Six Colombians Implicated in the Assassination of Ecuadorian Presidential Candidate Were Killed in a Guayaquil Prison
Six Colombians who had been arrested for suspected involvement in the August assassination of Ecuadorian presidential candidate Fernando Villavicencio were killed while detained in a Guayaquil prison earlier this month. A seventh suspect was also killed in Quito prison the following day, according to local authorities.
In total, 13 men had been arrested for their alleged involvement in Villavicencio’s assassination, and the other six were transferred to an unknown location to protect their lives, according to Ecuadorian officials.
Following the prison killings, multiple high-ranking officials were removed from their positions, including Alain Luna, general director of investigation of the Ecuadorian Police, and Luis Ordoñez, director of Servicio Nacional de Atención a Personas Privadas de la Libertad (SNAI). The director of CPL Guayas 1 prison in Guayaquil was dismissed and arrested.
César Augusto Zapata Correa was named as the new head of the police by Ecuadorian President Guillermo Lasso, who did not run for re-election and will be succeeded by President-Elect Daniel Noboa, the former National Assembly member who won the October 15 election.
Officials made plans to interview various prison workers and officials, as well as conduct an autopsy on the bodies of the victims, as part of an investigation into the killings. The United States sent investigators to work with Ecuador prosecutors and offered a $5 million USD reward for information into the case.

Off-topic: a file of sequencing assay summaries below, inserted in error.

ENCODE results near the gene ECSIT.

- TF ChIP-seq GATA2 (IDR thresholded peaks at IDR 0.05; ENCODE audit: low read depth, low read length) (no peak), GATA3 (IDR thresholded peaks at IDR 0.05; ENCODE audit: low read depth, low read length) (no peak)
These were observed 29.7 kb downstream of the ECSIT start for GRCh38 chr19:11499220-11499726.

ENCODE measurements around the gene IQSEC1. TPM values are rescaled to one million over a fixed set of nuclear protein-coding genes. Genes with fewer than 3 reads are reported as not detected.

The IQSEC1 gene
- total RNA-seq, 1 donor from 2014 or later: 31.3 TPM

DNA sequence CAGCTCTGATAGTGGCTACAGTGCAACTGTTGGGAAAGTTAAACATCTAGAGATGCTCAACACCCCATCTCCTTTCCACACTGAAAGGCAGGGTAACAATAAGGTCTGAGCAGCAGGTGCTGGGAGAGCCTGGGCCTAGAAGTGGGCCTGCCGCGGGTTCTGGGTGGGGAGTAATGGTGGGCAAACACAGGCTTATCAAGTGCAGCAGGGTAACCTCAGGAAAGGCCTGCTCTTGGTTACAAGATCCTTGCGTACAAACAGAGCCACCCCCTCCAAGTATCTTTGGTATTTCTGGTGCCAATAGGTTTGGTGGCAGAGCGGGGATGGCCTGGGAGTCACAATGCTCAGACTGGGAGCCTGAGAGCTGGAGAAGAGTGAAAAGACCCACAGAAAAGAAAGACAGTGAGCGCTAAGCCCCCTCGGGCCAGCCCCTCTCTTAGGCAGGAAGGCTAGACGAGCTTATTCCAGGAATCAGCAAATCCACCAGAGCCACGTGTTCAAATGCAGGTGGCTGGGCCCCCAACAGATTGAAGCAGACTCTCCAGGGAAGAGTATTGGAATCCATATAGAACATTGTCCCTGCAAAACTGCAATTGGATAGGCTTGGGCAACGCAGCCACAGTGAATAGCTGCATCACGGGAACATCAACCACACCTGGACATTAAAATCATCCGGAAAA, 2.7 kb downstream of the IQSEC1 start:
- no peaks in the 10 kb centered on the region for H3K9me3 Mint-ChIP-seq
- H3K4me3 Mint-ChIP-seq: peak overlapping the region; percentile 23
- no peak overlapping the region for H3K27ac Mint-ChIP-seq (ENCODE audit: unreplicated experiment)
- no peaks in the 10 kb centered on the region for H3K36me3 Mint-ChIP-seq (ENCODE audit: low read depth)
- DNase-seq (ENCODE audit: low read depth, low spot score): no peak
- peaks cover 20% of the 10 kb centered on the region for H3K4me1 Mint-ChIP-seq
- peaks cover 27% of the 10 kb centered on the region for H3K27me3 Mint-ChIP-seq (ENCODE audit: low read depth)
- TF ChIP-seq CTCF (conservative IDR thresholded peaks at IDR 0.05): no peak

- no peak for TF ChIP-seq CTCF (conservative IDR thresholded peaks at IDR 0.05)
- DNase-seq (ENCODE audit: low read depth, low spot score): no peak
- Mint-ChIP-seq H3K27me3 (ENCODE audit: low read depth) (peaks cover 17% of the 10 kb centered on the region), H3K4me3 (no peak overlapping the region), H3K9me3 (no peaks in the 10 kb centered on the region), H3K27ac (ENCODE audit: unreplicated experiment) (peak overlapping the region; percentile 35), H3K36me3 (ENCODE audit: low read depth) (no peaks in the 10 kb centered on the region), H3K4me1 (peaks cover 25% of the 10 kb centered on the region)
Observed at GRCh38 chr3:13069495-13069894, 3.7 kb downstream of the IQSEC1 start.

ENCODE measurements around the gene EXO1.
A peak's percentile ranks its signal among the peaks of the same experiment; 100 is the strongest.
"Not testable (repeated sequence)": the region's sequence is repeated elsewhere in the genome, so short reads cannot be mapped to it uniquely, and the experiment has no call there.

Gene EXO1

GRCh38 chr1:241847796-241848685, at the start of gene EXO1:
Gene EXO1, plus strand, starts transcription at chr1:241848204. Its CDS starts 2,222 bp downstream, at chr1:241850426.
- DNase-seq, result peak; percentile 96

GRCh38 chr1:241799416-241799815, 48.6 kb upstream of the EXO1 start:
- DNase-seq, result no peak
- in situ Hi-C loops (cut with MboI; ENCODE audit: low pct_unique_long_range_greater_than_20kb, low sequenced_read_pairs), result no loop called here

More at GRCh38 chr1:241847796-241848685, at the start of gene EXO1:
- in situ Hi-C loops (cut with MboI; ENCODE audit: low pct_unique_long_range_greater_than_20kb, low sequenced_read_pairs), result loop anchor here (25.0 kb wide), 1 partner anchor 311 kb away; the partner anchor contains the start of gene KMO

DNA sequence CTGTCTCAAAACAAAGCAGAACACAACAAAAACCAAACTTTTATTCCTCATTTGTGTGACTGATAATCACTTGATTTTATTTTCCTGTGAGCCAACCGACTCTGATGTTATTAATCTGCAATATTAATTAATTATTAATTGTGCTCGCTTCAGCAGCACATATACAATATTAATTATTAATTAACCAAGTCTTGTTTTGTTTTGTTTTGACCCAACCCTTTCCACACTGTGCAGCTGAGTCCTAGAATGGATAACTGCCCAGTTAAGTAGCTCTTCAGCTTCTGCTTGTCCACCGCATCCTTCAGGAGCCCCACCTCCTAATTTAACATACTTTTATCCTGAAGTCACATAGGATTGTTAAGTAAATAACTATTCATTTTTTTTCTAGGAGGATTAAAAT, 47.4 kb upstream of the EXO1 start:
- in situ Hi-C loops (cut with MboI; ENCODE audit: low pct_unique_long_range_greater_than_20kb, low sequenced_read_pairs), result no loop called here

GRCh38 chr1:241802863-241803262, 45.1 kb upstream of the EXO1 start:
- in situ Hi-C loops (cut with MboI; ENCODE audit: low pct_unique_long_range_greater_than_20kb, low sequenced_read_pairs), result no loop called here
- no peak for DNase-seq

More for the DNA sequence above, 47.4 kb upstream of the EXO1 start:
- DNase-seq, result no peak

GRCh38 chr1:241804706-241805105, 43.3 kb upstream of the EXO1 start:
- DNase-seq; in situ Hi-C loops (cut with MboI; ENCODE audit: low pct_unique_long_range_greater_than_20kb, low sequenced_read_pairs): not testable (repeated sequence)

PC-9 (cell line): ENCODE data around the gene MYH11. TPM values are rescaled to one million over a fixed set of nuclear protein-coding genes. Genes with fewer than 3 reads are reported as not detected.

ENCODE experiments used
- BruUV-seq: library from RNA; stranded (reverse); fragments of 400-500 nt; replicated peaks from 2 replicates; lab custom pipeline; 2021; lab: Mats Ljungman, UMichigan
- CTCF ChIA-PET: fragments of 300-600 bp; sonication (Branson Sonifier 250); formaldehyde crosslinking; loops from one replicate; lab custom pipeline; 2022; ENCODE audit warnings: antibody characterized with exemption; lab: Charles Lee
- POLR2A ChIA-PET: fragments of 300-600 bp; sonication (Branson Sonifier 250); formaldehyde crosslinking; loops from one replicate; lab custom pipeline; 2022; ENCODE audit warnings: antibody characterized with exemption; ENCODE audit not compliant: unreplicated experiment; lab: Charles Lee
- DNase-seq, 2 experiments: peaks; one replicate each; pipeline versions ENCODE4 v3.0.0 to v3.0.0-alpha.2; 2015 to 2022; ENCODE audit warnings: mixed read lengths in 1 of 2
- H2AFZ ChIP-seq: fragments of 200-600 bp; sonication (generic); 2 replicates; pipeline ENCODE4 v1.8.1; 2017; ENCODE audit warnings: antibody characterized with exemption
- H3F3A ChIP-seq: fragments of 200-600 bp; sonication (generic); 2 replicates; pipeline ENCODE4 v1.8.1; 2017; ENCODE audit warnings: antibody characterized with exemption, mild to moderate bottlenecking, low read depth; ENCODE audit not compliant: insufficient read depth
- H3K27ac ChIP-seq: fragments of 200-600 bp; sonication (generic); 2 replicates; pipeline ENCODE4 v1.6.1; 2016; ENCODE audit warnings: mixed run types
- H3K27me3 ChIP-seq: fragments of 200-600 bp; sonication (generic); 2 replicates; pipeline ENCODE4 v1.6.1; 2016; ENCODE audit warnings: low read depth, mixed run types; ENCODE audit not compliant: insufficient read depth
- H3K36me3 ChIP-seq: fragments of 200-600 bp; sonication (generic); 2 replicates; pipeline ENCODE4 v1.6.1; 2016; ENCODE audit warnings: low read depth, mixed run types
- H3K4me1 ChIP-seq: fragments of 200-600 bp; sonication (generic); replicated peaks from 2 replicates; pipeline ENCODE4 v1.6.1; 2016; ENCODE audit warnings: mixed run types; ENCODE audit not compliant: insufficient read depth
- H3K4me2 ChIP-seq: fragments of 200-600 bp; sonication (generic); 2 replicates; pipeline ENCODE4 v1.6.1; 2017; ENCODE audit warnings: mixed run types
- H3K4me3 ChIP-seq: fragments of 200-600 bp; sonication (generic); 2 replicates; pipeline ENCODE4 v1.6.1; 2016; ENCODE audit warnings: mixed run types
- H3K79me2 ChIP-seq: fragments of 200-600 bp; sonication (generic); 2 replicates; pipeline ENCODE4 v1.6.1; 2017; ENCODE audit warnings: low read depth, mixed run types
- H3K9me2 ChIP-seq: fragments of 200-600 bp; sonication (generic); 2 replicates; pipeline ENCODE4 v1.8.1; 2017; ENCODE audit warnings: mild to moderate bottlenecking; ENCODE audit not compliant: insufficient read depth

A gang known as Las Águilas is known to operate within the Guayaquil prison, according to the news publication Primicias de Ecuador
Lasso, who returned to the country early from the international trip he was on when the incident occurred on October 6, renewed the existing national state of emergency for an additional 30 days.
Political assassinations have been rampant in Ecuador this year and have further put a spotlight on the Andean nation’s ongoing fall into violence.
According to the national government, Ecuador now has a homicide rate of 40 per 100,000 people. This figure marks it as one of the deadliest countries in the world and represents a staggering rise from the rate of 6 homicides per 100,000 people recorded in 2018.
According to SNAI, the seven Colombians were killed were Jhon Gregore R., Andrés Manuel M., Adey Fernando G., Camilo Andrés R., Sules Osmin C., and José Neyder L.